You will have opportunities for gaining (paid) experience in industry.
Training is provided in both specialist and employment-related skills.
SQA Highers- AAAB* A Levels- ABB* IB- 34 points, 6 at HL* ILC- 5H with 4 at H2 and 1 at H3, with H2 and H3 from Chemistry and another Science or Mathematics subject, OR AAABB including AB from Chemistry and another Science or Mathematics subject. The grading within band B must be B2 or above.*
*Including AB in two Science or Mathematics subjects.
Applicants who achieve AAAB or better over S4 and S5 are likely to be made an offer of admission. This may be unconditional or it may be conditional, dependent upon academic profile. Good performance in additional Highers/Advanced Highers may be required.
Highers at AB from two Science or Maths subjects required.
A minimum of 3 A Levels at ABB.
A levels at AB from two Science or Mathematics subjects.
A minimum of 34 points. 6 points at HL from two Science or Mathematics subjects.
Irish Leaving Certificate:
Five subjects at Higher, with 4 at H2 and 1 at H3. H2 from two Science or Mathematics subjects.
The information displayed in this section shows a shortened summary of our entry requirements. For more information, or for full entry requirements for Sciences degrees, see our detailed entry requirements section.
English Language Requirements
To study for an Undergraduate degree at the University of Aberdeen it is essential that you can speak, understand, read, and write English fluently. The minimum requirements for this degree are as follows:
You will be classified as one of the fee categories below.
Tuition Fees for 2023/24 Academic Year
EU / International students
Tuition Fees for 2023/24 Academic Year
Tuition Fees for 2023/24 Academic Year
Scholarships and Funding
Students from England, Wales and Northern Ireland, who pay tuition fees may be eligible for specific scholarships allowing them to receive additional funding. These are designed to provide assistance to help students support themselves during their time at Aberdeen.
A wide variety of career opportunities are available to Biotechnologists. Many of our graduates follow their undergraduate degree with PhD research in a wide range of research laboratories, in biotechnology and pharmaceutical companies in the UK and overseas. Others move directly in to positions in hospital research, diagnostic laboratories and research institutes. Other major employers of Biotechnology graduates include the scientific civil service, and the food and fermentation industries.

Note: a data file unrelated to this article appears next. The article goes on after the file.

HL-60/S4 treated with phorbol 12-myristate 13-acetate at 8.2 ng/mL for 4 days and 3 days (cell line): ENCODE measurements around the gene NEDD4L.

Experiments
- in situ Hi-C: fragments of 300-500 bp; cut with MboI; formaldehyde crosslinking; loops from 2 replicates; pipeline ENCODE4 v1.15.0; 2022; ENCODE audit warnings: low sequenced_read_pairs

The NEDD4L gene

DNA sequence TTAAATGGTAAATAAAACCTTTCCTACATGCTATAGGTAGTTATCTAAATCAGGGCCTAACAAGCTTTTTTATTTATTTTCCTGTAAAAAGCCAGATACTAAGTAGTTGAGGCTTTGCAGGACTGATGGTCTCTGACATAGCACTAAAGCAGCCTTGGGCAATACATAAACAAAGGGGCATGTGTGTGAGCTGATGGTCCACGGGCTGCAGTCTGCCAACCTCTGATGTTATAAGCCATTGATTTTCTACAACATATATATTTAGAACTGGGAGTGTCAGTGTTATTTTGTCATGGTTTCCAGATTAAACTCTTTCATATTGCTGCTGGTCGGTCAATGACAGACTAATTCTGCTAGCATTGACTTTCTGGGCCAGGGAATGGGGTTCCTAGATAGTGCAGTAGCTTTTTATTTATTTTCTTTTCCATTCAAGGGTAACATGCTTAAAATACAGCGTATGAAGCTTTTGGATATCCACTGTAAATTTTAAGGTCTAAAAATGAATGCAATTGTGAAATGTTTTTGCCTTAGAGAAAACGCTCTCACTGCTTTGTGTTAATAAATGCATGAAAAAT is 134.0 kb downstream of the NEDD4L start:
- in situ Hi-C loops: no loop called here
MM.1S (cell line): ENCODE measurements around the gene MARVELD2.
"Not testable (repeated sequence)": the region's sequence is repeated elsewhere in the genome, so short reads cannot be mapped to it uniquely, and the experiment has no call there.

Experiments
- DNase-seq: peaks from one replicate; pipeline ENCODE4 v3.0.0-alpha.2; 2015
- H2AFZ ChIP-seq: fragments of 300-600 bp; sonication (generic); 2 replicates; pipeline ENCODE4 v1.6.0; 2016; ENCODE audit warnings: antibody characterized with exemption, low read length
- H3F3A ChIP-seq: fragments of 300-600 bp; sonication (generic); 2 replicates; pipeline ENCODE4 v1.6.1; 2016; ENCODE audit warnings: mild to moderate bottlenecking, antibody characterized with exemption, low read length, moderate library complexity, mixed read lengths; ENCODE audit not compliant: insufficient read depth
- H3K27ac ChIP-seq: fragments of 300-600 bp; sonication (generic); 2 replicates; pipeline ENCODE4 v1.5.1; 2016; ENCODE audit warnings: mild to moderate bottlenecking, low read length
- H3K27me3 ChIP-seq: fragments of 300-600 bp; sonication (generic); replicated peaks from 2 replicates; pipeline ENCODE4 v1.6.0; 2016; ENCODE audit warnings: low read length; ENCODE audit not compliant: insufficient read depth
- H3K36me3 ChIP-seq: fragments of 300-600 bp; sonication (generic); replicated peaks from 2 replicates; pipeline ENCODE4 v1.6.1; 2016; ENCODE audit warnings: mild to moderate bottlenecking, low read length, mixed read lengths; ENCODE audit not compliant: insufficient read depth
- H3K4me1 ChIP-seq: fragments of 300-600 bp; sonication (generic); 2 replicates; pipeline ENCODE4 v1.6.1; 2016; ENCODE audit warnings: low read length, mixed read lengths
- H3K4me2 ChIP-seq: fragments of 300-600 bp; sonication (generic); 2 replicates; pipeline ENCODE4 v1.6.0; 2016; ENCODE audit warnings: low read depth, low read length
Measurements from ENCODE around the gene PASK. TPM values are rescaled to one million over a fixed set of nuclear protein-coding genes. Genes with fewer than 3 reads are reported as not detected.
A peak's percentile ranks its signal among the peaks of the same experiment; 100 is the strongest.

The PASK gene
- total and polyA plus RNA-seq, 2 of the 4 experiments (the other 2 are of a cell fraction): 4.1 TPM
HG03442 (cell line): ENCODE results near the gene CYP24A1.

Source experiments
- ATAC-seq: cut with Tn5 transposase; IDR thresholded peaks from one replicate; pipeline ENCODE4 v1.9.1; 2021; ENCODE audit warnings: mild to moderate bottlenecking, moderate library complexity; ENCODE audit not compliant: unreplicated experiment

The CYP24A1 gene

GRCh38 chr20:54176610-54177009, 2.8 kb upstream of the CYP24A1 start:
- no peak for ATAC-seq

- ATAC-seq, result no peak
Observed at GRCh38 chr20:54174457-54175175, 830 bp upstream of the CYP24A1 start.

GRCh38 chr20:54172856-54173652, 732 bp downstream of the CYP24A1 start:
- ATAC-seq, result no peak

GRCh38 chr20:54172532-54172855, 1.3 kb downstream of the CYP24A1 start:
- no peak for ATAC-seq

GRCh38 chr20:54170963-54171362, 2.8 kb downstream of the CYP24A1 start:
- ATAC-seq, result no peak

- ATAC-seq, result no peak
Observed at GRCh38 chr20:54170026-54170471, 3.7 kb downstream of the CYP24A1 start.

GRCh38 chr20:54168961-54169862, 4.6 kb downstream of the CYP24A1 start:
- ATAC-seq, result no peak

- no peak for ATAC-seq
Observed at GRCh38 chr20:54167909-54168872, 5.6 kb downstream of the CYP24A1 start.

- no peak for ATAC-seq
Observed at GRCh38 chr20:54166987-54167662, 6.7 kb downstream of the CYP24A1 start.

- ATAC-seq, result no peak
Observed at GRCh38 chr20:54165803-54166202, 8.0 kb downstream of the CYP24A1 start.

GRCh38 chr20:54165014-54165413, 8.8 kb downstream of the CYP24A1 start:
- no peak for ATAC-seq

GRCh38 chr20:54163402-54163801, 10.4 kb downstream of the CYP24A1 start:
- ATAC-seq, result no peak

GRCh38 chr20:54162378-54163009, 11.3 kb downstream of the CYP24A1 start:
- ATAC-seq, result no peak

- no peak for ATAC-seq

Our degree programmes are built to enhance your employability and three flagship options give our degrees a distinctively different flavour from many others. All our degrees offer:
A 10-week full time research project in the final year which will provide you with valuable experience of working in a medical science research environment
Highly relevant and sought after experience in bio-business aimed at giving you an understanding of the commercialisation of scientific ideas and an opportunity to learn about the biotechnology and pharmaceutical industries
Useful Fact about this Degree
Biomedical scientists in Aberdeen have made major medical advances, including the discovery of Insulin (Nobel Prize) and the discovery of Endorphins with improved quality of life for people globally
Top 20 UK University
The University of Aberdeen is ranked 12th in the UK in the Guardian University Guide 2024 and 19th in the Times and Sunday Times Good University Guide 2023
You will be taught by a range of experts including professors, lecturers, teaching fellows and postgraduate tutors. Staff changes will occur from time to time; please see our InfoHub pages for further information.
With a focus on developing future effective therapies, the Institute of Medical Sciences (IMS) houses nearly 400 researchers and support staff working on cutting-edge biomedical subjects aimed at understanding the human body and its response to infection and disease.
We have a dedicated Medical Library located on the Foresterhill Health Campus as well as the fantastic facilities in the Sir Duncan Rice Library at King’s College.
The Institute of Medical Sciences
Focused on developing future effective therapies, the Institute of Medical Sciences houses nearly 400 researchers and support staff working on cutting-edge biomedical subjects aimed at understanding the human body's response to infection and disease.
A dedicated Medical Library on the Foresterhill Health Campus and the fantastic facilities in the Sir Duncan Rice Library at King’s College, are complemented by online access to the key medical and health sciences journals and textbooks.
Science Teaching Hub
Our state-of-the-art Science Teaching Hub provides students with a digitally focussed environment including advanced analytical tools, research-grade equipment and flexible laboratory spaces.
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Get in Touch
Student Recruitment & Admissions University of Aberdeen University Office Regent Walk Aberdeen AB24 3FX